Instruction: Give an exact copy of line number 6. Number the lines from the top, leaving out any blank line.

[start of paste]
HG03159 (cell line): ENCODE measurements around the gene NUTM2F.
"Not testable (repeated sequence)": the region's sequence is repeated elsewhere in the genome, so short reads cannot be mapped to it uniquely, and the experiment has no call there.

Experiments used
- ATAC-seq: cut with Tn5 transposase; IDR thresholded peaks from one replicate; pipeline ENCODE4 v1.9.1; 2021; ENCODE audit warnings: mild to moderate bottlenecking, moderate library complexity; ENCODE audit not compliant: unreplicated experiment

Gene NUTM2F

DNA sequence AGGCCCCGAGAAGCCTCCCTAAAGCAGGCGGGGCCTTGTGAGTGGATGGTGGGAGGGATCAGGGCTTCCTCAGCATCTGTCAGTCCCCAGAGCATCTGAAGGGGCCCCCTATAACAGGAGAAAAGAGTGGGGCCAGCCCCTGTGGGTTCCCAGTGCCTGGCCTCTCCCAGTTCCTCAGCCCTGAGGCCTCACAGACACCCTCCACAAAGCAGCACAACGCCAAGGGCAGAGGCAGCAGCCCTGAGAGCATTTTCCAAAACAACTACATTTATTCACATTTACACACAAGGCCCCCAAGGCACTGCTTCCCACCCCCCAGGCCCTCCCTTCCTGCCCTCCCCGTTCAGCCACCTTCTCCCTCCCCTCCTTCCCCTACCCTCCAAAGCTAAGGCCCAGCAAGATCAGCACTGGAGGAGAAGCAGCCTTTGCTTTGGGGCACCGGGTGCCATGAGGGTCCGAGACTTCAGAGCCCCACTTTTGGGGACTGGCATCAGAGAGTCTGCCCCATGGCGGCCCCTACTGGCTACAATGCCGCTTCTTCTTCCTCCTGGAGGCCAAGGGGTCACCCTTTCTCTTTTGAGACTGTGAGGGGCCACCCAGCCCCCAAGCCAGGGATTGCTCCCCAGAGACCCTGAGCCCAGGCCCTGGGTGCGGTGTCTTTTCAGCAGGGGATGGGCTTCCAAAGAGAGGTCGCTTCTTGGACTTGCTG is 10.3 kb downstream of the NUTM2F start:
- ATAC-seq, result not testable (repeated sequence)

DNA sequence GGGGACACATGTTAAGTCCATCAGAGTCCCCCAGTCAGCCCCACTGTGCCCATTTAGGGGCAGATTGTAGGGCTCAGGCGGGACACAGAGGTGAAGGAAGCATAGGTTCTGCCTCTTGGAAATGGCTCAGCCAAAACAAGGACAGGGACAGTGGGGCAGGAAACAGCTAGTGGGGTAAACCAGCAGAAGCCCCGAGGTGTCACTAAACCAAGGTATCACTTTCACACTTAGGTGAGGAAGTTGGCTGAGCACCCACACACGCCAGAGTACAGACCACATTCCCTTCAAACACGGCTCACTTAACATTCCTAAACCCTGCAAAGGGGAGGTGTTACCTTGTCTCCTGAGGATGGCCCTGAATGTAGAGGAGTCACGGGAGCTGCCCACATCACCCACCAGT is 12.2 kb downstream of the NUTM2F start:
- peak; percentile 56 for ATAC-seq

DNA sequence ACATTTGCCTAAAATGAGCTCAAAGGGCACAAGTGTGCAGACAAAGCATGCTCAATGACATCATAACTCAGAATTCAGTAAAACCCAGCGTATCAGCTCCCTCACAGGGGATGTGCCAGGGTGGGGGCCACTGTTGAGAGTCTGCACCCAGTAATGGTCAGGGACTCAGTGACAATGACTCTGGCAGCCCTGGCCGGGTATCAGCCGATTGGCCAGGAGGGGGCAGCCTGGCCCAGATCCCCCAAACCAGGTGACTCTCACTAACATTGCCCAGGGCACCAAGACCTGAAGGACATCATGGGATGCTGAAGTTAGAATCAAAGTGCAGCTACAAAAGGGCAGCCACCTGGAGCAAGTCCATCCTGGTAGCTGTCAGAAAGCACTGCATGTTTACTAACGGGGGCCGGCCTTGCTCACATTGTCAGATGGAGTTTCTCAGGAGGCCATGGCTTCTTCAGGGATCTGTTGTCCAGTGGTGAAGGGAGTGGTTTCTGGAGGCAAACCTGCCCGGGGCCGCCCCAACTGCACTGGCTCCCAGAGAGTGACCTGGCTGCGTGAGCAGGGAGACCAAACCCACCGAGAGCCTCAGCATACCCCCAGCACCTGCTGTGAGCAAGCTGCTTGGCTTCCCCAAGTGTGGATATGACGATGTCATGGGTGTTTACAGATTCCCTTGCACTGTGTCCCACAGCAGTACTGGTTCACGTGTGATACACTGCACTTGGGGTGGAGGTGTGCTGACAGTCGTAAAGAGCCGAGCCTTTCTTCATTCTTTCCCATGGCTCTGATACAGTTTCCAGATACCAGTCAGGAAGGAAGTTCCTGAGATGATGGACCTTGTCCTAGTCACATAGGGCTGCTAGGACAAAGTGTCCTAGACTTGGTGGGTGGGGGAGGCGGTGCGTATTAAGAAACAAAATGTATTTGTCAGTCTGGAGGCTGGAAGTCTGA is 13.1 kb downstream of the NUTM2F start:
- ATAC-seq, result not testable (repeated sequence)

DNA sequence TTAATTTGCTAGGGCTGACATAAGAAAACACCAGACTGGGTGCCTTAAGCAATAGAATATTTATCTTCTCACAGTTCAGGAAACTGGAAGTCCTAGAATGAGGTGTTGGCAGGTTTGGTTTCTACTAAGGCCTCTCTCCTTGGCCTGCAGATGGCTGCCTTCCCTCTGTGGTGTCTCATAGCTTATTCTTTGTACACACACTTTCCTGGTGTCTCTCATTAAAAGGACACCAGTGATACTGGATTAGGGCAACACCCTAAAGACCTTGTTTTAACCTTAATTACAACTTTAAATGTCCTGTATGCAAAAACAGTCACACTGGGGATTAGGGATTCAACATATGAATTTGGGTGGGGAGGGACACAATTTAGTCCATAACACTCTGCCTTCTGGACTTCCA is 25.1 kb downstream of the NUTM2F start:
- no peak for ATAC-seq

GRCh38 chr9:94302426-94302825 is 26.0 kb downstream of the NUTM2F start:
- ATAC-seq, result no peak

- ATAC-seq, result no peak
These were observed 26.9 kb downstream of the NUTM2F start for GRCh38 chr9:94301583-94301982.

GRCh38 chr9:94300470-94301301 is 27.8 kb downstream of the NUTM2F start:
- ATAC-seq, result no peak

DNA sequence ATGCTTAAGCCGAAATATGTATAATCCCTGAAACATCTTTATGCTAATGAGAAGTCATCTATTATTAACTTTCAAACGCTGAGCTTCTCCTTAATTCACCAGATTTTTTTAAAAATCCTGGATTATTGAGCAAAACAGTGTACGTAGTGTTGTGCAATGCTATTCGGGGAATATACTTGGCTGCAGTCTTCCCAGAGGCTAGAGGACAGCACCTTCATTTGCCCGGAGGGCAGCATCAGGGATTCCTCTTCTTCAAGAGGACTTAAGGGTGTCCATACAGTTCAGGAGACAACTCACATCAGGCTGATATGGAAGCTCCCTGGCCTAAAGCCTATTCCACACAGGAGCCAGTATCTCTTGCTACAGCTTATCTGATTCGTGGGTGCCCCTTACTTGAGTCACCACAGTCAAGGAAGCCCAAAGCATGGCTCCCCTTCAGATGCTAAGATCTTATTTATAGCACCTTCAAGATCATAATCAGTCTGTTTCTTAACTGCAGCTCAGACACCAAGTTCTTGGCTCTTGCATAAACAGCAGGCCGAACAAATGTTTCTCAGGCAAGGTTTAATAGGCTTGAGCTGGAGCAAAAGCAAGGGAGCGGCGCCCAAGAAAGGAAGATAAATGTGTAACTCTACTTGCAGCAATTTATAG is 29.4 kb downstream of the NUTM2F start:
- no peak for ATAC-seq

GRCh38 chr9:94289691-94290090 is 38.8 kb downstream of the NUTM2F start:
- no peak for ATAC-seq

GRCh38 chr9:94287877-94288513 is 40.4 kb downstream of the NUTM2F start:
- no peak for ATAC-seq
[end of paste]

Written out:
DNA sequence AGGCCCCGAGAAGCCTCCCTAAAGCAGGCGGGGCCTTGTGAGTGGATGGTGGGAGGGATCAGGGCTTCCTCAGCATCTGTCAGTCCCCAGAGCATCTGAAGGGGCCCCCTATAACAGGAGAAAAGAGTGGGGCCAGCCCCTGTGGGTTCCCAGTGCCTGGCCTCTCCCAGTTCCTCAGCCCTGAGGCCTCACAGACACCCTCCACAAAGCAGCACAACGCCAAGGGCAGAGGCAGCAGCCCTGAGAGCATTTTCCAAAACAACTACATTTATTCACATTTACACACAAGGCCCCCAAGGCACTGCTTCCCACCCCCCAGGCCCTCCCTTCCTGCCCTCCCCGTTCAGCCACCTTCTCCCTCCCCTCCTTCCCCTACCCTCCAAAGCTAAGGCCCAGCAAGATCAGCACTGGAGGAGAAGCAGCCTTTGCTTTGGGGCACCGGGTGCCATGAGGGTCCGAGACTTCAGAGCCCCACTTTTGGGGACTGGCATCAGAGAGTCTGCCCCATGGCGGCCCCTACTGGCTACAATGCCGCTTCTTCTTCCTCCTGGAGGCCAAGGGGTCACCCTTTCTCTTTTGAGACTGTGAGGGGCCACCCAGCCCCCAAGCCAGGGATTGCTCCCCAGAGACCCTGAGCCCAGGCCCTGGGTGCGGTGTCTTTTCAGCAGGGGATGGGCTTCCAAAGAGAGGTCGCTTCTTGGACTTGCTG is 10.3 kb downstream of the NUTM2F start: